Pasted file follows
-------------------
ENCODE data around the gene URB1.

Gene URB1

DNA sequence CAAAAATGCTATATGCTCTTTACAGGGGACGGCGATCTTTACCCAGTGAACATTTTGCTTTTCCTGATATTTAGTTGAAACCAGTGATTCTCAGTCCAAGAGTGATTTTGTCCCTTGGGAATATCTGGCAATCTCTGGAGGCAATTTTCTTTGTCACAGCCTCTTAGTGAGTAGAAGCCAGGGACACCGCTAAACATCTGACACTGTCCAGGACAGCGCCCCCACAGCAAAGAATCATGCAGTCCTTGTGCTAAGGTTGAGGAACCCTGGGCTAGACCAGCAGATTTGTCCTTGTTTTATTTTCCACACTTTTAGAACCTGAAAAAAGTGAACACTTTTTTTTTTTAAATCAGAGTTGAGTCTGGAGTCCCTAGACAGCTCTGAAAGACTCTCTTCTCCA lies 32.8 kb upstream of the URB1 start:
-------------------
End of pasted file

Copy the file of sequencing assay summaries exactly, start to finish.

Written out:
ENCODE data around the gene URB1.

Gene URB1

DNA sequence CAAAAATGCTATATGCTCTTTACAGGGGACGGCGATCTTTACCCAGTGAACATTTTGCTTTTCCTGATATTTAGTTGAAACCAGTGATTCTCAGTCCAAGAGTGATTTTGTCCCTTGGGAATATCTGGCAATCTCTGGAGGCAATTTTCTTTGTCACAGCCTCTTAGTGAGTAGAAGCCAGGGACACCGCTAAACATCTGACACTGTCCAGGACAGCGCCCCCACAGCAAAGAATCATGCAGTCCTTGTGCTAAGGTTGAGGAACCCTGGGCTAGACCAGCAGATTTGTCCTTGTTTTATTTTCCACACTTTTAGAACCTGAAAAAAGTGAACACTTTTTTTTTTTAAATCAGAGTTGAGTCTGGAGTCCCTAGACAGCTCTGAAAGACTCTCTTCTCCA lies 32.8 kb upstream of the URB1 start: